Director – Jonathan Helpert, Screenplay – Will Basanta, Clay Jeter & Charles Spano, Producers – Jason Michael Berman & Laura Rister, Photography – Andre Chemetoff, Music – Alex Belcher & Henry Jackman, Visual Effects Supervisor – George A. Loucas, Visual Effects – Baked Studios & D-Seed (Supervisor – Stephane Stradella), Special Effects Supervisor – Benoit Talenton, Production Design – Francois-Renaud Lebarthe. Production Company – Mandalay Pictures/Untitled Entertainment/Good Lap Production/Sunset Junction/Okanagan Media Limited/Baked Studios/Make It With Gravy Productions/Inspire Entertainment.
Margaret Qualley (Sam Walden), Anthony Mackie (Micah), Danny Huston (Dr Henry Walden)
The Earth’s atmosphere has become poisonous due to climate change. Humanity has relocated en masse to Jupiter’s moon Io. Sam Walden is the daughter of scientist Henry Walden who argued against leaving Earth and held the radical idea that the climate situation was not as bad as it appears. Sam tends her father’s research station in a clean pocket of air on a mountainside. She maintains an email relationship with a guy on Io who urges her to join one of the last Exodus shuttles to leave Earth. Sam is jolted out of her reverie by the arrival by hot air balloon of Micah who needs to talk to her father. She allows Micah to stay and is reluctantly forced to admit that her father died and she has been maintaining things as though he still were there. Micah urges her to join him in travelling to board the shuttle. In so doing, the two connect with one another.
Io was the second film from director Jonathan Helpert. Helpert had previously made House of Time (2015) with an interesting sounding premise – of a man who claims to have uncovered a Nazi time machine – that makes me intrigued to check it out.
A few years ago, Io would have been an indie arthouse science-fiction film; today it is a Netflix release. Which I suppose says something positive about how Netflix’s domination of the marketplace is fostering smaller independent voices and allowing them the freedom to make individualistic works. (On the other hand, I have major gripes about the way in which Netflix is dismissive of older material).
The immediate disappointment that becomes apparent about Io is that despite taking the name of Jupiter’s moon as its title – I was hoping for maybe something in the neighbourhood of another Outland (1981) – it takes place entirely on Earth. Io is merely where the rest of humanity has relocated, although we do get one or two shots of the space station in orbit around Jupiter.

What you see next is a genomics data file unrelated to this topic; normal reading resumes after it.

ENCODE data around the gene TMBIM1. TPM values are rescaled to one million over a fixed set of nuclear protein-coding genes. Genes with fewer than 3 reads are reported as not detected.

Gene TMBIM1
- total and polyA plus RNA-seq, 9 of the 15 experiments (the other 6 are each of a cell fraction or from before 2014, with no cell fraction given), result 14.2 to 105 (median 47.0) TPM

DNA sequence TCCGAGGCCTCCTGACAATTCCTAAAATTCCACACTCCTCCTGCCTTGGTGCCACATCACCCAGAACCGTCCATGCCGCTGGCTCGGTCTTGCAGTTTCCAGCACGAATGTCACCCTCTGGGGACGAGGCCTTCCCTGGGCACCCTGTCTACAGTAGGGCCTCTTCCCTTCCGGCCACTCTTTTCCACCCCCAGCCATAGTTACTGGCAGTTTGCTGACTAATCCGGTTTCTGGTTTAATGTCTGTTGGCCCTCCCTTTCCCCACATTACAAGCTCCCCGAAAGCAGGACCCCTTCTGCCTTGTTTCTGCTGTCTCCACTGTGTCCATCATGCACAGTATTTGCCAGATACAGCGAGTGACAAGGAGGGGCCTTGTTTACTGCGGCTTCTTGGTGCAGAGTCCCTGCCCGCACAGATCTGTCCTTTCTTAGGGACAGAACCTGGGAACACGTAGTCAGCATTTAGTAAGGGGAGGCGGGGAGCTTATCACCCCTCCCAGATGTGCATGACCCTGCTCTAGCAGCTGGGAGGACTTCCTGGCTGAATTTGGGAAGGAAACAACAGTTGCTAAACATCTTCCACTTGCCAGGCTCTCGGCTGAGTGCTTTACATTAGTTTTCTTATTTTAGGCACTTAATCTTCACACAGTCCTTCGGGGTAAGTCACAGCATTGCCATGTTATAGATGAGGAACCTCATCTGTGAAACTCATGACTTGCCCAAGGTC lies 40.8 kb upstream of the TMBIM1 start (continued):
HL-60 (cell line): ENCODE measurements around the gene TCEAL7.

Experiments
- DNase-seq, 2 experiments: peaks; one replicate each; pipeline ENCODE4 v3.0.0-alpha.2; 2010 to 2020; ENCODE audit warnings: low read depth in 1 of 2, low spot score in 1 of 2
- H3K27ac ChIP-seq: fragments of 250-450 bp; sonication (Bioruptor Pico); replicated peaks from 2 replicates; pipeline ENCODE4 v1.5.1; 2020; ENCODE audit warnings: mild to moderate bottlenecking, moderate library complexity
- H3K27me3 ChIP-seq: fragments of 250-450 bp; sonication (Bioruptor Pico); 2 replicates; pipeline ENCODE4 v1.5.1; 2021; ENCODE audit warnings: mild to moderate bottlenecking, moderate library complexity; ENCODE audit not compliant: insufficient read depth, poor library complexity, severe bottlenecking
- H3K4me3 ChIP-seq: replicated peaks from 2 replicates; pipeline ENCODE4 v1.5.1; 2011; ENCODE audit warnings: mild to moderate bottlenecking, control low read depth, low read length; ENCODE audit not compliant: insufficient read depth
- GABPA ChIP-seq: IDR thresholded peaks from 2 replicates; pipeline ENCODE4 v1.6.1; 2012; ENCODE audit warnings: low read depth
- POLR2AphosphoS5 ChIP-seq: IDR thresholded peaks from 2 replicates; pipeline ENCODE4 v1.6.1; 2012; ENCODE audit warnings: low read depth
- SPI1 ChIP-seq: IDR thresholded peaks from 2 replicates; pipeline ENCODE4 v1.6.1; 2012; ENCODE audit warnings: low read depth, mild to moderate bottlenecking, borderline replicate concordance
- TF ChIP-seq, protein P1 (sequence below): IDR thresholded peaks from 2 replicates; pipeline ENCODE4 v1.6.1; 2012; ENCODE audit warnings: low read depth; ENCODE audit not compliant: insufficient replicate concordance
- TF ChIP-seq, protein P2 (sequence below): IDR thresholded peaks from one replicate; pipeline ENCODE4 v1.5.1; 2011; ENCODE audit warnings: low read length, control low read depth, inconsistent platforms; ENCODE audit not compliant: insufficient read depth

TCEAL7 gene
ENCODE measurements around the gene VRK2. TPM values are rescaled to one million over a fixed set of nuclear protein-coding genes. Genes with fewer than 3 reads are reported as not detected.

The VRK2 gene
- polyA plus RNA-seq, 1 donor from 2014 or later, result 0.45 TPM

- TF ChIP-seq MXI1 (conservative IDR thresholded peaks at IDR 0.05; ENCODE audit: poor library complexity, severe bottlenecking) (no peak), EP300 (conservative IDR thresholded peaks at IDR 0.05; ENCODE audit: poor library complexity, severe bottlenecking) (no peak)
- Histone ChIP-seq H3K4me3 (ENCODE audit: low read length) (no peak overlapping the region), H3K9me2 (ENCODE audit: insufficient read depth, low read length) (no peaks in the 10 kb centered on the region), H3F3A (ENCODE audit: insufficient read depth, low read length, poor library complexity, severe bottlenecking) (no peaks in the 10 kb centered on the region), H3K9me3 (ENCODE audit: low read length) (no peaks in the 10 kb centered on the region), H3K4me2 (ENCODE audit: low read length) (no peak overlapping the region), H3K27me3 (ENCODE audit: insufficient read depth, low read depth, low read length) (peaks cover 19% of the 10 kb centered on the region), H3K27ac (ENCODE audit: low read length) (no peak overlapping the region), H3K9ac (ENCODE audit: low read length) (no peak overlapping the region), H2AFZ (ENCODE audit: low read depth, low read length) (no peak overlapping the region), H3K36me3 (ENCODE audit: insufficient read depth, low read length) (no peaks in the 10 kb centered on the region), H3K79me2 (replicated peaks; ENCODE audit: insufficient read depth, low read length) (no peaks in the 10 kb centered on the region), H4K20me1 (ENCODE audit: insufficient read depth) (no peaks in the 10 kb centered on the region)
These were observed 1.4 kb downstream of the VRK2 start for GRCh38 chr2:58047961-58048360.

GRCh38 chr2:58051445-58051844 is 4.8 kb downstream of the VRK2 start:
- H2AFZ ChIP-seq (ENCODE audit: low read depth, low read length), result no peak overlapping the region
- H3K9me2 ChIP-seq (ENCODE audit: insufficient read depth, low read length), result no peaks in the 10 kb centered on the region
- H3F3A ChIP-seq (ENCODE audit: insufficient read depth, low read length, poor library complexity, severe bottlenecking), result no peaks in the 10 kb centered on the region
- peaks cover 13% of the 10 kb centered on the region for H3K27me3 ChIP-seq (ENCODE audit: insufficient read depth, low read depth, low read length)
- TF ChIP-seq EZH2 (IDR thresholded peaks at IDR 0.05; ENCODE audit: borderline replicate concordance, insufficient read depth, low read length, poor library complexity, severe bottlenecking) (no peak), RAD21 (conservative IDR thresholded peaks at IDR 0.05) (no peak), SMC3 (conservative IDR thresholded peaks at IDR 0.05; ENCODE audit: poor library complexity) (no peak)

On the plus side, Io comes with an original and interesting concept. It is one of the first filmed ‘cli-fi’ (or climate fiction works) that takes place in an environmentally devastated future. Rather than the usual cliches of a destroyed Earth and the remnants of civilisation, if offers an original set-up in which Earth’s atmosphere has been depleted and Margaret Qualley must live on a mountainside, the only remaining area where there is sufficient oxygen left to breathe. The roads leading to the areas below where it is no longer safe to venture are even marked off with painted warnings.
All of that said, I feel that Io makes disappointing use of its premise. Despite creating an interesting scenario, all that Jonathan Helpert does is develop a relationship drama. The film has been stripped down to essentially play out with two actors – Andie McDowell’s daughter Margaret Qualley, whose name has been on the rise of recent, and Anthony Mackie in a role that stretches beyond MCU’s The Falcon – plus a handful of flashback scenes with Danny Huston as Margaret’s father. The story follows predictable arcs about Margaret inviting Anthony in, they connecting and eventually getting together. All of that said, the emotional connections never seem particularly deep, while the resolution of the show seems to come to an abrupt halt, followed by a positive upbeat ending that doesn’t feel earned.
The other issue I would raise about the film is the ending. [PLOT SPOILERS] Here Margaret Qualley makes the decision to take off her helmet down in the city … and after trepidation, discovers that she can breathe after all. It is supposed to be a big revelation but all it left me thinking was the film’s lack of grasp of basic scientific methodology. Would humanity have really made as drastic a move as to vacate the entire planet without someone leaving behind atmospheric measuring devices that could tell whether conditions have changed? Doing such involves existing technology we have today and that doesn’t even require a stretch of science-fiction. Would Margaret not have made some measurement of the atmosphere to show Anthony Mackie before taking off her helmet – it seems a high-risk manoeuvre based solely on a hunch? What it ends up with is almost a film that seems to advocate faith and pseudo-science – of having a belief in some certainty that goes against the grain of scientific orthodoxy and holding true to that despite all evidence indicating otherwise – which when you think about it is exactly the position of climate change deniers.